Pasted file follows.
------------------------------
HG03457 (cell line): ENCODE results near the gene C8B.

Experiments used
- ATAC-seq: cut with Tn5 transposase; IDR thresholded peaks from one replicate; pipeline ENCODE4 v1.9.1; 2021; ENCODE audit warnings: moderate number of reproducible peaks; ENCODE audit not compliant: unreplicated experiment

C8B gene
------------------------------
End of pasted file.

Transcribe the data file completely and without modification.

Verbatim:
HG03457 (cell line): ENCODE results near the gene C8B.

Experiments used
- ATAC-seq: cut with Tn5 transposase; IDR thresholded peaks from one replicate; pipeline ENCODE4 v1.9.1; 2021; ENCODE audit warnings: moderate number of reproducible peaks; ENCODE audit not compliant: unreplicated experiment

C8B gene